Artist Pit Bohne's "Silent Demonstration" speaks volumes about the current state of the movement.
I’m neither predicting an end to the Occupy Movement nor hoping for one, but I am bored with it. The state of the movement was on display this week in Pasadena at the Rose Parade where protesters (estimates ranged from 400 to 5,000) marched with a banner reading “Occupy the Rose Parade” behind the last float in the parade as spectators were packing up to go home. Yawn.
Occupiers went to great lengths to avoid disrupting the parade and, after extended negotiations with local police, agreed to march at the rear end of the parade. Not surprisingly, weeks before the parade the police were confident:
“We’ve enjoyed 122 uninterrupted parades and the 123rd won’t be any different,” [Pasadena Police Lt.] Riddle said. “We have seen protests before, be it PETA, impeach George Bush or protests over Christopher Columbus. We have dealt with fears over Y2K and we are prepared for the Occupy movement.” Continue reading
Reflecting upon the events of 2011, I am reminded of a thought exercise Bill Gamson presented to the participants of the Young Scholars in Social Movements conference in April 2011. There was one question that especially stood out (and this is from my handwritten notes so I apologize if I don’t have this exactly right): “There has been a dramatic increase in economic inequality in the US since the 1970s. Yet there is no popular surge of moral indignation at the unfairness of it all and no social movement to demand to stop and reverse the trend. People may be aware of this fact and angry about it, but their attention and anger doesn’t seem to get channeled into organized collective action.” Keep in mind that the conference took place before anyone heard of the Occupy movement; when to most, the word “occupy” still simply meant “to fill up space.”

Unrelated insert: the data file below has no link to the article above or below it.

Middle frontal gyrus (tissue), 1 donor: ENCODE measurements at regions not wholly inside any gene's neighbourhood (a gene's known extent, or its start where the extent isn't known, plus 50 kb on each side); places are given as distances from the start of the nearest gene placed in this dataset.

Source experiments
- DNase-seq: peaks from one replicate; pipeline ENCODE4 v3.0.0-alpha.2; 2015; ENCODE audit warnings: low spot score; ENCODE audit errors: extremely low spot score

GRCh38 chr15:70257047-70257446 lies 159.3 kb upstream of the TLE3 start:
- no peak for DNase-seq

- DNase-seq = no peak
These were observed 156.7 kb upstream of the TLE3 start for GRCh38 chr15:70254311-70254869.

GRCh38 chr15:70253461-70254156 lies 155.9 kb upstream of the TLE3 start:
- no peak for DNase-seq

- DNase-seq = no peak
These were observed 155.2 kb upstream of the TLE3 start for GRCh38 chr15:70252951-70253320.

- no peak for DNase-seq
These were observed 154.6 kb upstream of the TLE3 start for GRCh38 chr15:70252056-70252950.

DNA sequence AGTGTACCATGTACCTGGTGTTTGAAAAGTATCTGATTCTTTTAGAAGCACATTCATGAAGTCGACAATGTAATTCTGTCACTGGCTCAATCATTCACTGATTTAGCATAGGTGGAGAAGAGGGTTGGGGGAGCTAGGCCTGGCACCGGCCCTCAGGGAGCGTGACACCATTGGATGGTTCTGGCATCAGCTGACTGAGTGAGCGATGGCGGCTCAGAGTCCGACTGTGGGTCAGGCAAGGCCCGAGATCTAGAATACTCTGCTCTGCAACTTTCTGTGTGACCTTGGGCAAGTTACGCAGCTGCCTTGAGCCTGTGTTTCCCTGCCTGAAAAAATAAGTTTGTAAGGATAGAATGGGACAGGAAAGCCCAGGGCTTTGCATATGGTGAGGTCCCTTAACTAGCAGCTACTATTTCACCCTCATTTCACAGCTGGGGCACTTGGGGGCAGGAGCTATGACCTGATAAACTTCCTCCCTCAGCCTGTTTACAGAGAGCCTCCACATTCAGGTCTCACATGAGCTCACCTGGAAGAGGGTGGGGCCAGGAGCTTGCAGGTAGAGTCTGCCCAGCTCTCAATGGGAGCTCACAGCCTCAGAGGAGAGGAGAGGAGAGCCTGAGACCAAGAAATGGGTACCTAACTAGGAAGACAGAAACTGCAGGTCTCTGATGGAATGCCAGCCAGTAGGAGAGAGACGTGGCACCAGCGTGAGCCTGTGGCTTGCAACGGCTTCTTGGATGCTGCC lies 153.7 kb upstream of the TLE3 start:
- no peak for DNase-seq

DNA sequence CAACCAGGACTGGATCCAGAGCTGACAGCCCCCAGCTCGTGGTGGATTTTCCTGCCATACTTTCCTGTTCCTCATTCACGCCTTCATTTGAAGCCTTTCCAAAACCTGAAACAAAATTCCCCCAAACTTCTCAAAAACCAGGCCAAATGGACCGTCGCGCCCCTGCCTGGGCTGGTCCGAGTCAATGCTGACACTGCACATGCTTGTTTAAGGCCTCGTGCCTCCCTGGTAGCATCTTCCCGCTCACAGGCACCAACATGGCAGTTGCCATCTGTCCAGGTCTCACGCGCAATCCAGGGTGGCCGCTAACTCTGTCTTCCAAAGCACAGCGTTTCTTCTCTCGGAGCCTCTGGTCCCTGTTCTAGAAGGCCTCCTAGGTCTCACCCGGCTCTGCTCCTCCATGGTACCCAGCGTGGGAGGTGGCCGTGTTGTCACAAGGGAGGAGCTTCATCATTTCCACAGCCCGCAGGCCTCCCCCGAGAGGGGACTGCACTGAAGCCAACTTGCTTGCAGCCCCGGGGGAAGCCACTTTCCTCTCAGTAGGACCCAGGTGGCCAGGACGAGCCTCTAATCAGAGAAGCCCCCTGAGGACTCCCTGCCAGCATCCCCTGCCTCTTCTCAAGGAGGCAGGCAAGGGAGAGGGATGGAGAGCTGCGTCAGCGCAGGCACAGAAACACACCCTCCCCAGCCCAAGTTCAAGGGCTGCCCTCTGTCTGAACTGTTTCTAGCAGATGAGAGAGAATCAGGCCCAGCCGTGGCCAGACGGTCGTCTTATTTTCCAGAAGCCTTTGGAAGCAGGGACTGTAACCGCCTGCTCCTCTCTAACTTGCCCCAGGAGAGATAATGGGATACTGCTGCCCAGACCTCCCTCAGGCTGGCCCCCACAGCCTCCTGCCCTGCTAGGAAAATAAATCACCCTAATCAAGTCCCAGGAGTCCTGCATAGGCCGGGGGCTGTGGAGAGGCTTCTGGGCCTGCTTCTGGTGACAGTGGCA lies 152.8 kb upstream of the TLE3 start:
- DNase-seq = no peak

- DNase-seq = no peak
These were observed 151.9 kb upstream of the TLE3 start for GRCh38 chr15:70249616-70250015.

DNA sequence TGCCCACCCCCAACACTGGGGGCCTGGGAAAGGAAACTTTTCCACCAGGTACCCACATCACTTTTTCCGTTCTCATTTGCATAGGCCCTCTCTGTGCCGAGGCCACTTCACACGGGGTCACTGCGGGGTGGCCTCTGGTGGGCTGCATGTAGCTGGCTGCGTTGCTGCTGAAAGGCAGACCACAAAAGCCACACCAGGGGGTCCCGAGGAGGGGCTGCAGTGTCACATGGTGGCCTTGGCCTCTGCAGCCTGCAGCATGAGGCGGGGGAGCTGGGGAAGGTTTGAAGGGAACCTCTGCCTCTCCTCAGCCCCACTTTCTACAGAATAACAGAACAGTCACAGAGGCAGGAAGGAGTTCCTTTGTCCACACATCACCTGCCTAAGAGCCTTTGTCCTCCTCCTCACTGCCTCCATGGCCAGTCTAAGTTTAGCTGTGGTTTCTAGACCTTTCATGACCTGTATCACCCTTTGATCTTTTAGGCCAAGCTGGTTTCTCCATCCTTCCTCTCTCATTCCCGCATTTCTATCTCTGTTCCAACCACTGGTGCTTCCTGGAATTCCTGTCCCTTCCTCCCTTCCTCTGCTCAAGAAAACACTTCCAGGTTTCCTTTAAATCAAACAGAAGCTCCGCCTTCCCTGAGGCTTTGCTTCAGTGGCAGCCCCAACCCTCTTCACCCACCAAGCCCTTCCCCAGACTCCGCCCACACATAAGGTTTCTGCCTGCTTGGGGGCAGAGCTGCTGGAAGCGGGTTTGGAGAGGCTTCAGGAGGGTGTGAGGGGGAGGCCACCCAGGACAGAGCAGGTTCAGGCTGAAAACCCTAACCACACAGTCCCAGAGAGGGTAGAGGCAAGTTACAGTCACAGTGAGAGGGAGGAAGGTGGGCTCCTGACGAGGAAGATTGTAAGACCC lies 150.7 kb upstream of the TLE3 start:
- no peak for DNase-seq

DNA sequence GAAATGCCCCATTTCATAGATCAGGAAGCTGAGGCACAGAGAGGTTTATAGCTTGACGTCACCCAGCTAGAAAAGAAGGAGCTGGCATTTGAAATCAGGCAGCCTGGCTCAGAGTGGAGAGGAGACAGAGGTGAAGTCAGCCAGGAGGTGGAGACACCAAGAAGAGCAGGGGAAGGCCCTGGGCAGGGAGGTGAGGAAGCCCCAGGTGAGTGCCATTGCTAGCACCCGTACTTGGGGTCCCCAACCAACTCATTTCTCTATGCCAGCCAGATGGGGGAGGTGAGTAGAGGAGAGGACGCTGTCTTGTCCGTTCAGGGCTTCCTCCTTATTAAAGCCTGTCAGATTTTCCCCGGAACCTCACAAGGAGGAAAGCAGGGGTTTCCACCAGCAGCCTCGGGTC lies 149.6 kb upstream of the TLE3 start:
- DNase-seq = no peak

It took three decades but inequality itself (as opposed to poverty, welfare and economic hardship) has become a salient political issue, thanks in large part to the Occupy movement (see The Economist, Oct. 26th). Continue reading
In an earlier post, Will Moore and Christian Davenport identify some of the factors that have contributed to the repression of the OWS protestors. They pinpoint how the repression of protestors in developed democracies is not uncommon and discuss how the movement might avoid future repression by broadening its connections to mainstream political discourses.
But research has shown that the effects of repression on social movements can be positive as well as negative. In many cases, from the Freedom Summer campaign to the Vietnam War protests, repression led to backlash of rage within a movement that inspired activists to renew their commitment and extend their challenges. And Occupy Wall Street contains a number of characteristics that may help the movement respond to repression with greater protests. We know first that the effects of repression on social movements depend on when repression is applied. Mobilization into social movements occurs through waves during which the initial actions grow, crest and eventually decline. Repression that occurs during the initial growth phase of a movement tends to justify the commitment of those already in the movement and push others towards participating, while repression occurring during the decline phase of a movement tends to hasten its demise. Evidence suggests that OWS was growing fast as repression began to be applied. Continue reading